A Saudi student at Leeds University who returned to the kingdom for a holiday has been sentenced to 34 years in prison for having a Twitter account and for following and retweeting dissident activists.
Salma al-Shebab, 34, was accused of using Twitter to ’cause public unrest and destabilise civil and national security’ after she posted tweets calling for women’s rights in Saudi Arabia.
Al-Shebab, who has two young sons aged four and six, was initially sentenced to six years in prison but a Saudi terrorism court on Monday increased her jail-term to 34 years after the activist appealed her sentence.
The mother-of-two will also face a 34-year travel ban after serving her sentence.
In sentencing, the court cited Al-Shebab’s social media activity where she tweeted in support of women’s rights in Saudi Arabia and expressed solidarity with imprisoned women’s rights activists such as Loujain al-Hathloul and called for their release.
Al-Shebab was arrested after she retweeted a post from Al-Hathloul’s sister Lina which read: ‘Freedom for Loujain Al-Hathloul … Freedom for all prisoners of conscience. Your freedom is my first wish for this New Year – Happy New Year.’
Al-Shebab would also sometimes retweet posts from dissident activists who were living in exile.
She was accused of ‘providing succour to those seeking to disrupt public order and undermine the safety of the general public and stability of the state, and publishing false and tendentious rumours on Twitter’.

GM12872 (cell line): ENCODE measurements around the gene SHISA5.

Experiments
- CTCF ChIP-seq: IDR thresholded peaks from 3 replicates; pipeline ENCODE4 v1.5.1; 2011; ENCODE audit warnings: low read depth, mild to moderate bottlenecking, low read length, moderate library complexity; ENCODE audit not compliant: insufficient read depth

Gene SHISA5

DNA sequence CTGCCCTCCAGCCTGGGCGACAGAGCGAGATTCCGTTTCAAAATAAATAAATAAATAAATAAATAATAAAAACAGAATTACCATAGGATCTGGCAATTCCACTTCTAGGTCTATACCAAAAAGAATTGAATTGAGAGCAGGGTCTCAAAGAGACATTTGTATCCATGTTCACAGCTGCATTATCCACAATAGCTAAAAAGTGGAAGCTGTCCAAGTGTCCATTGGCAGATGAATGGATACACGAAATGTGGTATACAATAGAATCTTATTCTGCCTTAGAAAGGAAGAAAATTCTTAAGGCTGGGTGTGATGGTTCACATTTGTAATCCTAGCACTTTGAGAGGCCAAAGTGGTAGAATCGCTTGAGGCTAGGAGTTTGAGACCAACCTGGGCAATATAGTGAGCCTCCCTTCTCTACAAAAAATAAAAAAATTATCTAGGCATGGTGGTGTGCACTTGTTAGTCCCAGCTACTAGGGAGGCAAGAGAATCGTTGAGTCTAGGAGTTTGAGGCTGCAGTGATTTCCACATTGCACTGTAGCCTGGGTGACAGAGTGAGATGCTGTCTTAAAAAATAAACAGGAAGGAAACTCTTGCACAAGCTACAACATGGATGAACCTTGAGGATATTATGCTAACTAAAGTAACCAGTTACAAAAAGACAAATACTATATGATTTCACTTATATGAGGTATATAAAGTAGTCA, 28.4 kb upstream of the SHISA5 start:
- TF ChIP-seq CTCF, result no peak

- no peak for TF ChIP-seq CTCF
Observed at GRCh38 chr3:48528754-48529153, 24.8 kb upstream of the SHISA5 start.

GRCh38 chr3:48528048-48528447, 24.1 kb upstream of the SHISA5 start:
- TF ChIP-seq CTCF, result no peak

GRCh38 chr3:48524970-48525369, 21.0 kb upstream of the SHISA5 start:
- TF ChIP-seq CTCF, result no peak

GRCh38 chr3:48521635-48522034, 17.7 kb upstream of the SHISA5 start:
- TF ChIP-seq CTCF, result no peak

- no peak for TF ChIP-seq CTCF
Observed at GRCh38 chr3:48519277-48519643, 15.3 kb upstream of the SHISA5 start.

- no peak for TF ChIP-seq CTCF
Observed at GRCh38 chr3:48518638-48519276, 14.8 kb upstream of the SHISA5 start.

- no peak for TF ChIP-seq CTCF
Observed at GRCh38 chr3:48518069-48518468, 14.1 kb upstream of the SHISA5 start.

Al-Shebab was arrested in January 2021 while on holiday in Saudi Arabia just days before she planned to return to the UK, where she was a PhD student at the University of Leeds.
Al-Shehab’s religious identity as a Shi’a Muslim, who is believed to have been a factor in her arrest and sentencing.
Dr Bethany Al-Haidari, the Saudi case manager at the US-based human rights organisation, said: ‘Saudi Arabia has boasted to the world that they are improving women’s rights and creating legal reform, but there is no question with this abhorrent sentence that the situation is only getting worse.
It is unfortunately no surprise that Crown Prince Mohammed bin Salman feels more empowered than ever in presiding over such egregious rights violations.’
The ruling for Salma’s sentence cited her social media account, where she was supportive of women’s rights activist Loujain al-Hathloul and called for her freedom.
‘Though Salma was initially sentenced to 6-years in the first instance court, the sentence was increased to 34 years during the appeal. This is the longest known sentence for a women’s rights activist in Saudi Arabia.’